The Chicago Blackhawks played their final game at Joe Louis Arena in Detroit tonight. Opened in 1979, the NHL Red Wings ownership made a bold move locating the arena in downtown Detroit when the city was attempting to revitalize the district amid crumbling urban blight. Around the same time, the NFL Lions and the NBA Pistons fled the city for Pontiac, Michigan, some 30 miles outside of downtown Detroit. My first visit to Detroit was 1980 when I attended a jazz festival in downtown Detroit. From that point, I spent the next two decades traveling to Detroit for business on a regular basis. The Joe was the first NHL stadium outside of Chicago that I ever visited. I went to many games during those twenty years and still have vivid memories of seeing Steve Yzerman play in his rookie year. Having grown up a Blackhawks fan in Chicago during the “Original Six” era, I always loved the rivalry between the Hawks and the Wings. And having been to some other stadiums around the league, I have to say that Blackhawks and Red Wings fans are the most enthusiastic. Now, with the Blackhawks separated from the rest of the Original Six by conferences, they only play Detroit twice a year, once in each city. So the rivalry is gone and now The Joe will be gone. However, with the new arena opening later this year, the good news for Detroit is that now all the major sports teams - Red Wings, Pistons, Lions and Tigers - are all in the same vicinity, straddling the line between the Downtown and Midtown districts. Along with the Fox Theater, the Casino, and some good bars and restaurants, the city center has finally become the entertainment destination they were hoping to be back during my first visit in 1980.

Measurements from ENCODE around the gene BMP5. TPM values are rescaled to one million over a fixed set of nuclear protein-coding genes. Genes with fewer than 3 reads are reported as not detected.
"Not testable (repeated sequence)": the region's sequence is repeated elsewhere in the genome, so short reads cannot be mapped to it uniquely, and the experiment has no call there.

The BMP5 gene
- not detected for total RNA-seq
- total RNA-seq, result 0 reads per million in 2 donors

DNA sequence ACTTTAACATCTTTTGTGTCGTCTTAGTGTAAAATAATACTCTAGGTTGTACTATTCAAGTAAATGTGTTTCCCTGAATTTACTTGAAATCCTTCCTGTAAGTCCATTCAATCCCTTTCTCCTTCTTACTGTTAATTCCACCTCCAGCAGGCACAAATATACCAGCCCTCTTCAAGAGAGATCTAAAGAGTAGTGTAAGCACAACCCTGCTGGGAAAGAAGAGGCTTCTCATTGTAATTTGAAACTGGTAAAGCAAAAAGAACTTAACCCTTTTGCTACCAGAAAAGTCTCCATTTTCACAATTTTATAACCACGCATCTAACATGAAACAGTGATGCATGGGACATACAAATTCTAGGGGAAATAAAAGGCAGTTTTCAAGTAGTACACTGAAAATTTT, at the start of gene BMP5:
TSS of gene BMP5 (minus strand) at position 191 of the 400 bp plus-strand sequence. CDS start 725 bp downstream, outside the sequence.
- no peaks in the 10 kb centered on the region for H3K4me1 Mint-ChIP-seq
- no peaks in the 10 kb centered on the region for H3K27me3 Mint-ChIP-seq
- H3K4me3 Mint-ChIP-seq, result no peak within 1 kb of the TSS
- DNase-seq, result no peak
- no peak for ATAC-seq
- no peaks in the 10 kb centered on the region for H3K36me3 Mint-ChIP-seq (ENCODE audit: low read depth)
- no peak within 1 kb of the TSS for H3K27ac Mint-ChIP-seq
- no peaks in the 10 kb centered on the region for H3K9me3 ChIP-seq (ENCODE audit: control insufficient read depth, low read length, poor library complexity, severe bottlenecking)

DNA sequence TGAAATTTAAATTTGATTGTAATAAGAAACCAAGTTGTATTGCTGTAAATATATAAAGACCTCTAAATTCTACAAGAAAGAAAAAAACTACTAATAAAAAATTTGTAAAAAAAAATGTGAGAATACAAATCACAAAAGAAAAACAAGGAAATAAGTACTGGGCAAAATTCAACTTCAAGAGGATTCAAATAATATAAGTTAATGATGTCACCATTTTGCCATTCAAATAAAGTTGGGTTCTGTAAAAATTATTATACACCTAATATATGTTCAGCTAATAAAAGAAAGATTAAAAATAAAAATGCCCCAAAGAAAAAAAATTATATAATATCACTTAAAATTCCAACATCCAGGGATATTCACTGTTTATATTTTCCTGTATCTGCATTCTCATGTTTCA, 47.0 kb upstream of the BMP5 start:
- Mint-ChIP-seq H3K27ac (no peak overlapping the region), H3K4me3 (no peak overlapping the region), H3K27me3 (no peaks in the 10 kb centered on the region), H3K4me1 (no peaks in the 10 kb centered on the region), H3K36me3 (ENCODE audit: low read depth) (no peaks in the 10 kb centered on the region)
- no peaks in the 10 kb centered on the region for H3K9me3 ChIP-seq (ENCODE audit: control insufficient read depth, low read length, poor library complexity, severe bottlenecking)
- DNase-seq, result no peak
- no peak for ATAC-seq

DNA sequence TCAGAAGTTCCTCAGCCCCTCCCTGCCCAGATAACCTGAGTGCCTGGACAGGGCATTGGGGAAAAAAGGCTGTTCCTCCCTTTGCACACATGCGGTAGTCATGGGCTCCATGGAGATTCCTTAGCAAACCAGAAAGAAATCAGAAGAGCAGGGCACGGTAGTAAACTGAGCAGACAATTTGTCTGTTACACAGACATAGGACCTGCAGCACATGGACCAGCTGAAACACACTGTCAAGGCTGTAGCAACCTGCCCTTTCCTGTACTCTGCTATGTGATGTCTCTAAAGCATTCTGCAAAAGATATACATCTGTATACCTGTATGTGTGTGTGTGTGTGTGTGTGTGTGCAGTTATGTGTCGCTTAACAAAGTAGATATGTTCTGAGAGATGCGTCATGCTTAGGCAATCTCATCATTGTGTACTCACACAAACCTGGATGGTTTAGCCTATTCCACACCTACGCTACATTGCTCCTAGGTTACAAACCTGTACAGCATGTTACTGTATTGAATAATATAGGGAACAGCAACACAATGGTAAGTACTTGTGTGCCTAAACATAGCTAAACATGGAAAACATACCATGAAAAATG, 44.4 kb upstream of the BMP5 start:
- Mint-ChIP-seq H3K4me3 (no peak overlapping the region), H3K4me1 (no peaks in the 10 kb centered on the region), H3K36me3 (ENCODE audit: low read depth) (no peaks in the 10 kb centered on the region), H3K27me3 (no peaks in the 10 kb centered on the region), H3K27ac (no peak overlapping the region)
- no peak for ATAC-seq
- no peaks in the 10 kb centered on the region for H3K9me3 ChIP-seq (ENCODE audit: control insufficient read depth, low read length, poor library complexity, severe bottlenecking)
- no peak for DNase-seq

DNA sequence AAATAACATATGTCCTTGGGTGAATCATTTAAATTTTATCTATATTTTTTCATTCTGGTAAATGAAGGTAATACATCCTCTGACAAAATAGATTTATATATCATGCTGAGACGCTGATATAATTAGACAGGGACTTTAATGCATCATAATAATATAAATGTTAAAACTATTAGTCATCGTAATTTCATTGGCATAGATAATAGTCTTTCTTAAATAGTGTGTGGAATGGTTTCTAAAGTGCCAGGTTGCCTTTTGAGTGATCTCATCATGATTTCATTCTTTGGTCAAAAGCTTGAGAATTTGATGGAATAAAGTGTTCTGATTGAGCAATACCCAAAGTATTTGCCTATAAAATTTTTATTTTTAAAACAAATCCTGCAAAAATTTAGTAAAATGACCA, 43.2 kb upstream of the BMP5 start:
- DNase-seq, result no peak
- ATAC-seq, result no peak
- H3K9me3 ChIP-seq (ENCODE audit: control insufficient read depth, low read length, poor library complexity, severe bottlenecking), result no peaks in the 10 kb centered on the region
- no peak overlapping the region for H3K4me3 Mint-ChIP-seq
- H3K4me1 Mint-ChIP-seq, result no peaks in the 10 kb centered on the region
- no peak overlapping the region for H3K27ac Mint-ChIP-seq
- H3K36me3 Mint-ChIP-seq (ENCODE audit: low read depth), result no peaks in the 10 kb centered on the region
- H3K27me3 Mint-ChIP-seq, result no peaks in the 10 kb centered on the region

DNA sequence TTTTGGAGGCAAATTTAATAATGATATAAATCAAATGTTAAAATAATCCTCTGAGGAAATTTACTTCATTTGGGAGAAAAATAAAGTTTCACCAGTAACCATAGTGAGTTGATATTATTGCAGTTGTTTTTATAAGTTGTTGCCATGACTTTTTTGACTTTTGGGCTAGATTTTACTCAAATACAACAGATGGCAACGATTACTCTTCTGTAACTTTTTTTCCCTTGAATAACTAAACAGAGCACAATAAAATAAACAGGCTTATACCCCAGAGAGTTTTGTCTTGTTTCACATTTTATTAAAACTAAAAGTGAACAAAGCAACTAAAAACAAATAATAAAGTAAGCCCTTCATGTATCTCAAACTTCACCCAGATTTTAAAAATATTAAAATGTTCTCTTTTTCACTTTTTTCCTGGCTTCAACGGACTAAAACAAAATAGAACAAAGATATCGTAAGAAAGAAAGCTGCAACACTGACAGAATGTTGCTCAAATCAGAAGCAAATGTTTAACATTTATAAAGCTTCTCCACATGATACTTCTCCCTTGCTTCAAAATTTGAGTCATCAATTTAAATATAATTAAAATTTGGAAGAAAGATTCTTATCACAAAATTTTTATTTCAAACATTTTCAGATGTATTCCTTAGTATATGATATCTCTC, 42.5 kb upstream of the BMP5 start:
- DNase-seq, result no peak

During an AHL game between the Bridgeport Sound Tigers and Springfield Falcons, Bridgeport goaltender David Leggio knocks his net off the crease to avoid a 2-on-0 breakaway. The tactic than resulted in a penalty shot for the Falcons, but resulted in a save.